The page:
If you’re a Conservative/LibDem supporter, this must be like watching Titanic, except that Nick Clegg and David Cameron and Ed Miliband aren’t even as appealling as DiCaprio, Winslet, and Zane. The iceberg has hit, the ship is peeling apart and sinking, and yet you know the end of the movie is ages away and already seems to have been going on for far too long.
For the rest of us, though, things as much worse than simply enduring a long, long movie in the cinema as being on the Titanic was worse than taking part in the movie.
Paul Goodman, executive editor of ConservativeHome, offers four reasons why he does not believe the Tories can win a majority in 2015.
There is really just one reason, but it’s a shattering iceberg:
Austerity: The proclaimed conviction that if only enough people are unemployed or in work but struggling on a low income, plus essential services cut to the bone and cut again, then the economy will improve.
The belief that the economy must be destroyed in order to save it is essential to Tory thinking and was adopted by the LibDems with hardly a gulp. Labour can only lose if they adopt it too.
Yesterday, the National Health Action Party launched.
The idea behind the NHA Party is one I support: since the Labour Party is unable and unwilling to properly defend the NHS against the Tory attacks – unable because it is at present a minority party with an unpopular leader, unwilling because properly doing so would involve backtracking and acknowledging that the Labour Party itself went hellishly wrong during the Blair years – there must be political pressure on Labour to force them to act when, as I hope, they win the next election.
Founded by a group of health professionals, our party strongly opposes the Health and Social Care Act. We believe the Act is wrecking the NHS in England by allowing it to be broken up and sold off. We intend to put up around 50 candidates in carefully chosen general election constituencies, and we will urge the Labour party to repeal the Act. We’ll also field candidates in local council elections.
Party co-leader and cancer specialist Dr Clive Peedell said: “For generations we’ve trusted the NHS to be a safety net for everyone in times of need. Putting the values of business and the markets ahead of those of patients and communities will ruin the NHS. This destruction is being fast-tracked by Tory and coalition policies. We hope our new party will halt this process.”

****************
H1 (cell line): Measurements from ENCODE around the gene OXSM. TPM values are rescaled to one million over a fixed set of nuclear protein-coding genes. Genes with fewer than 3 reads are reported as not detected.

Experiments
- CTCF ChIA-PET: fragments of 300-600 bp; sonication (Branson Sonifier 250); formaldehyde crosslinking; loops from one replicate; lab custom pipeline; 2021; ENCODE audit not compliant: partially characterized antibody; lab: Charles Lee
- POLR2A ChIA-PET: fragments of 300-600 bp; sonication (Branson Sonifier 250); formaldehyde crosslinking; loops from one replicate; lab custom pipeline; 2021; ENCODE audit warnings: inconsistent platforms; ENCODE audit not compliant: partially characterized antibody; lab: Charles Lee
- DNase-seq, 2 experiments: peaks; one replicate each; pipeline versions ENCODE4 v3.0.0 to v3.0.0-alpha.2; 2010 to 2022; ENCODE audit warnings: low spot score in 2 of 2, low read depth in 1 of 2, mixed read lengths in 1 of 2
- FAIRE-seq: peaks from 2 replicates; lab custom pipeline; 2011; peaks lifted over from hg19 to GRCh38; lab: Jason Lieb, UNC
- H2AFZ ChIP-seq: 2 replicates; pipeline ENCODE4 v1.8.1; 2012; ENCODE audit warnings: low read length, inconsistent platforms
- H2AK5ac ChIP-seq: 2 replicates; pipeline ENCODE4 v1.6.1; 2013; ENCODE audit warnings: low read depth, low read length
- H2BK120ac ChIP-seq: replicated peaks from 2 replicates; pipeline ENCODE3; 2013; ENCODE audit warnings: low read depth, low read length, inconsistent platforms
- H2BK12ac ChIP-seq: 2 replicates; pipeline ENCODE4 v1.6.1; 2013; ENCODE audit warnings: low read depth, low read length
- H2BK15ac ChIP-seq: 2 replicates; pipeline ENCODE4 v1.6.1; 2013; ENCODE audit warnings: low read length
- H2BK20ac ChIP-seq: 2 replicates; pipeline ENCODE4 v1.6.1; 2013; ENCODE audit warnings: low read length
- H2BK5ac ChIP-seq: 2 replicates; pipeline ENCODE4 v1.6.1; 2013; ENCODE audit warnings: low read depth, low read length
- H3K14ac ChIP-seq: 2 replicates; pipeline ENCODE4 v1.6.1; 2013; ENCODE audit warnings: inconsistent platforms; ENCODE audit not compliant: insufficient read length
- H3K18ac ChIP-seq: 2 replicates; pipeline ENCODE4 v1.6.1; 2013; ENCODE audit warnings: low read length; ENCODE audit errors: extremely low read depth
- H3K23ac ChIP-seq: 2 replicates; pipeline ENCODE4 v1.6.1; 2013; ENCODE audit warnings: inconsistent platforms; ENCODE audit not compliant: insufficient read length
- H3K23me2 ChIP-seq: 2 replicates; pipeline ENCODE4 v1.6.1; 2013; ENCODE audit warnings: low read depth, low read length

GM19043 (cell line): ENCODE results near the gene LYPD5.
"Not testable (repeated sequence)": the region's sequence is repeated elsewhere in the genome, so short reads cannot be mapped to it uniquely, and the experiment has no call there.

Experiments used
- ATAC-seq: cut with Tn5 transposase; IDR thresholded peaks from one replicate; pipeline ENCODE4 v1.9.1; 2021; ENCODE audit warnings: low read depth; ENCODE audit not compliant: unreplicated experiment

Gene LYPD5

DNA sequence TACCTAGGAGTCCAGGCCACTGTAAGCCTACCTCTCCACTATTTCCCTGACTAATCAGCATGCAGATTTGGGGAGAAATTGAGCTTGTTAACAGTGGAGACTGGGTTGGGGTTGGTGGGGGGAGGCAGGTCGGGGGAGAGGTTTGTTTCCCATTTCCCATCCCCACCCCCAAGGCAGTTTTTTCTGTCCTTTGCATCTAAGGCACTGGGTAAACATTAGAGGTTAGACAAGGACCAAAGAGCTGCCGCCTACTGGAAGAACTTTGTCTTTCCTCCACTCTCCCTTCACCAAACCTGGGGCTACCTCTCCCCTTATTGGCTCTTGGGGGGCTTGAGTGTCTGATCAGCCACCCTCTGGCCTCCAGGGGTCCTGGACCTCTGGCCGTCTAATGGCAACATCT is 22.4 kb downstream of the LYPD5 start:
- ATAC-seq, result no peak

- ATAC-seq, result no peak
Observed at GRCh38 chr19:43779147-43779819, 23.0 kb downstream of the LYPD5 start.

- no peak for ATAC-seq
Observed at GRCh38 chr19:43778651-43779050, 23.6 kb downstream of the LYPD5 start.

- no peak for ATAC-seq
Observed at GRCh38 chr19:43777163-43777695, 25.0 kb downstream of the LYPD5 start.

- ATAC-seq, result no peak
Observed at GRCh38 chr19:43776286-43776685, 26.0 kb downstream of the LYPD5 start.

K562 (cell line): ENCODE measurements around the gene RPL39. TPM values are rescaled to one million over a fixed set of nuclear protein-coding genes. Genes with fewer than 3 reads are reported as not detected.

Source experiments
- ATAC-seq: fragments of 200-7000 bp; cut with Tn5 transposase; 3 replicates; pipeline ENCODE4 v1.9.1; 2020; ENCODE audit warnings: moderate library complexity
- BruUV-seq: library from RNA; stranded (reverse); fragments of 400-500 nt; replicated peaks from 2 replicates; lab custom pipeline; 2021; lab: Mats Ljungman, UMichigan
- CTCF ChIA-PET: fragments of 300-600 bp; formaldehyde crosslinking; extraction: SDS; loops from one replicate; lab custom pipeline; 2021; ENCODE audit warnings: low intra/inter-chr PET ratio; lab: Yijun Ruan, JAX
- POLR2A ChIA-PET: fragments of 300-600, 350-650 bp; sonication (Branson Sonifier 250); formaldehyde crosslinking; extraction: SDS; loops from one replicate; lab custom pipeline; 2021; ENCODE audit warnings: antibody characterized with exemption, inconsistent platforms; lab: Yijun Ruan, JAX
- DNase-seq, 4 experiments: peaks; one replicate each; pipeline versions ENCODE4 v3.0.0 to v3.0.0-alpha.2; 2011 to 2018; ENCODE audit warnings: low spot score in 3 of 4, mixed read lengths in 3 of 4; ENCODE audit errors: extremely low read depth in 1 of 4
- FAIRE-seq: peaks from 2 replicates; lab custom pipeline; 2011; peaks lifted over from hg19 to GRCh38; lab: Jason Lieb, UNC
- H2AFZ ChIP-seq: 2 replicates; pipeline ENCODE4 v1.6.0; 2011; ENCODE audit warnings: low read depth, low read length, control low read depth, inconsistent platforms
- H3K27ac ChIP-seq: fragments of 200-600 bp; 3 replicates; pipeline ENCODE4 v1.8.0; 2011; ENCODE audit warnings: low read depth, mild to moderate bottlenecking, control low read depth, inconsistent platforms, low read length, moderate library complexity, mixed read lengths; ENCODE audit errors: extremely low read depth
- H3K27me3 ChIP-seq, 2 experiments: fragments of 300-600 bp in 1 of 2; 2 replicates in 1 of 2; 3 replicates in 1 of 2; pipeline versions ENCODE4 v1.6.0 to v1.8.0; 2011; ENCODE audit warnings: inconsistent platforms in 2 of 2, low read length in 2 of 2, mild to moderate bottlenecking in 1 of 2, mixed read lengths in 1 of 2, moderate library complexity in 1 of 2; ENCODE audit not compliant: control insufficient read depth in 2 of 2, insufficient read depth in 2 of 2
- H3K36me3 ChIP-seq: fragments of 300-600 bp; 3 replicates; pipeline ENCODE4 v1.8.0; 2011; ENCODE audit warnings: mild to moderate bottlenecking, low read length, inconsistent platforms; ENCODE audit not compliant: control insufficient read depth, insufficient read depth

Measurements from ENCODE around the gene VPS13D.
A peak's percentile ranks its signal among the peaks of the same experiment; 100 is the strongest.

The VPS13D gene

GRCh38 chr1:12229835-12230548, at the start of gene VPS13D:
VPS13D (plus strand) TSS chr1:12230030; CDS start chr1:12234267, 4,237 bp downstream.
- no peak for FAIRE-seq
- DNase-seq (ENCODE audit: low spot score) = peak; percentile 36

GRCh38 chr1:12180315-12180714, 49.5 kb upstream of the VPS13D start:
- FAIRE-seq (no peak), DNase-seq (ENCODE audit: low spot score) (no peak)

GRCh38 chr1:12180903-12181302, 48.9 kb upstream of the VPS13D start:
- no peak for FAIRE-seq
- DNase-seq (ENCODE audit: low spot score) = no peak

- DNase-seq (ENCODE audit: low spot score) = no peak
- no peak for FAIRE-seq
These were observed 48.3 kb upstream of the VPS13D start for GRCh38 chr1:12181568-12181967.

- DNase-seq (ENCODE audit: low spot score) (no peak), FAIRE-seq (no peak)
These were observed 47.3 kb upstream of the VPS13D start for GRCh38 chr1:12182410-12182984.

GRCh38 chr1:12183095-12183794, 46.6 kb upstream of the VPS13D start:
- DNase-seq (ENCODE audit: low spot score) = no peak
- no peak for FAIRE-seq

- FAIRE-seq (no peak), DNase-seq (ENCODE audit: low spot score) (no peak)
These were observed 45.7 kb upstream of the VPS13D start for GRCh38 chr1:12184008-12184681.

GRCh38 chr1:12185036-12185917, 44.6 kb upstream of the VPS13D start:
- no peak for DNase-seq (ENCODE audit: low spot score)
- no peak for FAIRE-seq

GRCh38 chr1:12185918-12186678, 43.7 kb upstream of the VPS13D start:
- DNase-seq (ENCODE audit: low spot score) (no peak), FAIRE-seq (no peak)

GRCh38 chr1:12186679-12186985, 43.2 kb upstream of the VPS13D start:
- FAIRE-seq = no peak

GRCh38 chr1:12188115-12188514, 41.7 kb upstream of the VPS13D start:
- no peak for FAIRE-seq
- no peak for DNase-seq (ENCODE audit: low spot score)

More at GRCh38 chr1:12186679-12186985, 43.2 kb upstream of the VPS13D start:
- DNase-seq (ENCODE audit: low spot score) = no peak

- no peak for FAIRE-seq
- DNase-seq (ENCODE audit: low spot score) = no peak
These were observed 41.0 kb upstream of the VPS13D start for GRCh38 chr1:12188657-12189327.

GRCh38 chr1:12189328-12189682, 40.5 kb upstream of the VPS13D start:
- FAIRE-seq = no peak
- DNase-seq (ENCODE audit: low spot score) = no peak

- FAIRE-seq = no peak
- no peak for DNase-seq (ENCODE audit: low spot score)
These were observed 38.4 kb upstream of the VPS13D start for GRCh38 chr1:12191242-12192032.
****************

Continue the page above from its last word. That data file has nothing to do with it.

Jeremy Hunt isn’t just an unscrupulous toerag – we knew that. He’s now Health Secretary, despite believing that:
- Homeopathy works*
That this House welcomes the positive contribution made to the health of the nation by the NHS homeopathic hospitals; notes that some six million people use complementary treatments each year; believes that complementary medicine has the potential to offer clinically-effective and cost-effective solutions to common health problems faced by NHS patients, including chronic difficult to treat conditions such as musculoskeletal and other chronic pain, eczema, depression, anxiety and insomnia, allergy, chronic fatigue and irritable bowel syndrome; expresses concern that NHS cuts are threatening the future of these hospitals; and calls on the Government actively to support these valuable national assets. (EDM 1240 in support of Homeopathic Hospitals, 2007, h/t Tom Chivers)
I woke up yesterday to a Tory on Twitter accusing all of us who have protested the NHS Reform of being “hysterical”. A Lib Dem suggested that we really shouldn’t call it privatisation because that’s just a dystopic fantasy. She and another LibDem were telling me that I shouldn’t blame the Liberal Democrats or the Tories because this was all Labour’s fault really, I ought to be complaining about what the Labour government were doing back when they were in power, not about what the Tories and LibDems are doing now.
[And by Friday, Lord Ashcroft had published a concern troll at ConHome: update below.]